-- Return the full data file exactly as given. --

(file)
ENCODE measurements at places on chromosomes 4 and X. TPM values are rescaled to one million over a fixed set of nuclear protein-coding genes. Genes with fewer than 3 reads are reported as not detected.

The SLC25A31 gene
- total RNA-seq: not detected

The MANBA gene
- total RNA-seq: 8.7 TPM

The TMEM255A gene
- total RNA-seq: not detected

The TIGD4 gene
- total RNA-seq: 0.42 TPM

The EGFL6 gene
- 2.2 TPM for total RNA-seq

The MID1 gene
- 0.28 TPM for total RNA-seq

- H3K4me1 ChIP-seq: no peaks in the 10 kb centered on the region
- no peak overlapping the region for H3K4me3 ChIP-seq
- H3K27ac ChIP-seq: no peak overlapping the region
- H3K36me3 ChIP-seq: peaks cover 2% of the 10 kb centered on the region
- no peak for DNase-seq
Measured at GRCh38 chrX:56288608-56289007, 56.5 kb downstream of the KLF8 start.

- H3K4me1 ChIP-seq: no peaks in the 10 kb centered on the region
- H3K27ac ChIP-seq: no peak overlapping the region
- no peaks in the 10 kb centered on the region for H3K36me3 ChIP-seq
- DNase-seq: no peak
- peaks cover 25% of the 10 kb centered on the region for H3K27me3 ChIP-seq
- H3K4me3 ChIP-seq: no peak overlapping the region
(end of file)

ENCODE measurements at places on chromosomes 4 and X. TPM values are rescaled to one million over a fixed set of nuclear protein-coding genes. Genes with fewer than 3 reads are reported as not detected.

The SLC25A31 gene
- total RNA-seq: not detected

The MANBA gene
- total RNA-seq: 8.7 TPM

The TMEM255A gene
- total RNA-seq: not detected

The TIGD4 gene
- total RNA-seq: 0.42 TPM

The EGFL6 gene
- 2.2 TPM for total RNA-seq

The MID1 gene
- 0.28 TPM for total RNA-seq

- H3K4me1 ChIP-seq: no peaks in the 10 kb centered on the region
- no peak overlapping the region for H3K4me3 ChIP-seq
- H3K27ac ChIP-seq: no peak overlapping the region
- H3K36me3 ChIP-seq: peaks cover 2% of the 10 kb centered on the region
- no peak for DNase-seq
Measured at GRCh38 chrX:56288608-56289007, 56.5 kb downstream of the KLF8 start.

- H3K4me1 ChIP-seq: no peaks in the 10 kb centered on the region
- H3K27ac ChIP-seq: no peak overlapping the region
- no peaks in the 10 kb centered on the region for H3K36me3 ChIP-seq
- DNase-seq: no peak
- peaks cover 25% of the 10 kb centered on the region for H3K27me3 ChIP-seq
- H3K4me3 ChIP-seq: no peak overlapping the region